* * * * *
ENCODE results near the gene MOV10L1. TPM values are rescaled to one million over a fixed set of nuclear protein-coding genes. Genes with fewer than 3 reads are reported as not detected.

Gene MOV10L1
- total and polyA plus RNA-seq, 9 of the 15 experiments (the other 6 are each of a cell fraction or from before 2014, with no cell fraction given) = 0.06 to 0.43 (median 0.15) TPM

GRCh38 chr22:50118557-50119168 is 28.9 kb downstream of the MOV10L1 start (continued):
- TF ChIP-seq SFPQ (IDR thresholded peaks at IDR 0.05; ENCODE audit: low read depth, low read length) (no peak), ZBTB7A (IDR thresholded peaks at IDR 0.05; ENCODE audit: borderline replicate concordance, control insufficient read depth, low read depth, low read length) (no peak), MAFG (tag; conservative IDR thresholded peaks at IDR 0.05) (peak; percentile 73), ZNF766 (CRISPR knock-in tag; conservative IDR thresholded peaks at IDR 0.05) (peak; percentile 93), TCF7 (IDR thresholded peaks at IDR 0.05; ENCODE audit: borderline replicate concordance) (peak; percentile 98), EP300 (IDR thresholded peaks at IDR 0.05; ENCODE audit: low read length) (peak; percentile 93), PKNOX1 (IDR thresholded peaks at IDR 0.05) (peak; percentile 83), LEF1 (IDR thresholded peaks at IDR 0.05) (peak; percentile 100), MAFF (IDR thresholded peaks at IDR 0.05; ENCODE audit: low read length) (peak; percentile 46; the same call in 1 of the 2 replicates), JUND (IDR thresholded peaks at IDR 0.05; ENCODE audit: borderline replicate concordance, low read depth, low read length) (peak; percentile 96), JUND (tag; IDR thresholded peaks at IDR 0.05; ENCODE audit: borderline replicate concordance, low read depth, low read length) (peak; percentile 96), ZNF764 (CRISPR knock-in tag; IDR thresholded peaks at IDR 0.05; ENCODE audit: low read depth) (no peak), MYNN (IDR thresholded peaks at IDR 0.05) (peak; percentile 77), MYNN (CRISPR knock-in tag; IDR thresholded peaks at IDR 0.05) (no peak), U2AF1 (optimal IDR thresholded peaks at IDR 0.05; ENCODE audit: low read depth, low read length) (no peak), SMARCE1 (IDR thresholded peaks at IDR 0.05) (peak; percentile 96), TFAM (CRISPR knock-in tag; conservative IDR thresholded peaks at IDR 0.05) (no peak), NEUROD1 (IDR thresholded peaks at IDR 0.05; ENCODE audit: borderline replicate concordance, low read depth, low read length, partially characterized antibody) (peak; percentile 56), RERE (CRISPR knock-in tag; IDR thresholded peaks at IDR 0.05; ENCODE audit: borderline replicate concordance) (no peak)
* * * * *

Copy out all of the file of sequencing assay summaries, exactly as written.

ENCODE results near the gene MOV10L1. TPM values are rescaled to one million over a fixed set of nuclear protein-coding genes. Genes with fewer than 3 reads are reported as not detected.

Gene MOV10L1
- total and polyA plus RNA-seq, 9 of the 15 experiments (the other 6 are each of a cell fraction or from before 2014, with no cell fraction given) = 0.06 to 0.43 (median 0.15) TPM

GRCh38 chr22:50118557-50119168 is 28.9 kb downstream of the MOV10L1 start (continued):
- TF ChIP-seq SFPQ (IDR thresholded peaks at IDR 0.05; ENCODE audit: low read depth, low read length) (no peak), ZBTB7A (IDR thresholded peaks at IDR 0.05; ENCODE audit: borderline replicate concordance, control insufficient read depth, low read depth, low read length) (no peak), MAFG (tag; conservative IDR thresholded peaks at IDR 0.05) (peak; percentile 73), ZNF766 (CRISPR knock-in tag; conservative IDR thresholded peaks at IDR 0.05) (peak; percentile 93), TCF7 (IDR thresholded peaks at IDR 0.05; ENCODE audit: borderline replicate concordance) (peak; percentile 98), EP300 (IDR thresholded peaks at IDR 0.05; ENCODE audit: low read length) (peak; percentile 93), PKNOX1 (IDR thresholded peaks at IDR 0.05) (peak; percentile 83), LEF1 (IDR thresholded peaks at IDR 0.05) (peak; percentile 100), MAFF (IDR thresholded peaks at IDR 0.05; ENCODE audit: low read length) (peak; percentile 46; the same call in 1 of the 2 replicates), JUND (IDR thresholded peaks at IDR 0.05; ENCODE audit: borderline replicate concordance, low read depth, low read length) (peak; percentile 96), JUND (tag; IDR thresholded peaks at IDR 0.05; ENCODE audit: borderline replicate concordance, low read depth, low read length) (peak; percentile 96), ZNF764 (CRISPR knock-in tag; IDR thresholded peaks at IDR 0.05; ENCODE audit: low read depth) (no peak), MYNN (IDR thresholded peaks at IDR 0.05) (peak; percentile 77), MYNN (CRISPR knock-in tag; IDR thresholded peaks at IDR 0.05) (no peak), U2AF1 (optimal IDR thresholded peaks at IDR 0.05; ENCODE audit: low read depth, low read length) (no peak), SMARCE1 (IDR thresholded peaks at IDR 0.05) (peak; percentile 96), TFAM (CRISPR knock-in tag; conservative IDR thresholded peaks at IDR 0.05) (no peak), NEUROD1 (IDR thresholded peaks at IDR 0.05; ENCODE audit: borderline replicate concordance, low read depth, low read length, partially characterized antibody) (peak; percentile 56), RERE (CRISPR knock-in tag; IDR thresholded peaks at IDR 0.05; ENCODE audit: borderline replicate concordance) (no peak)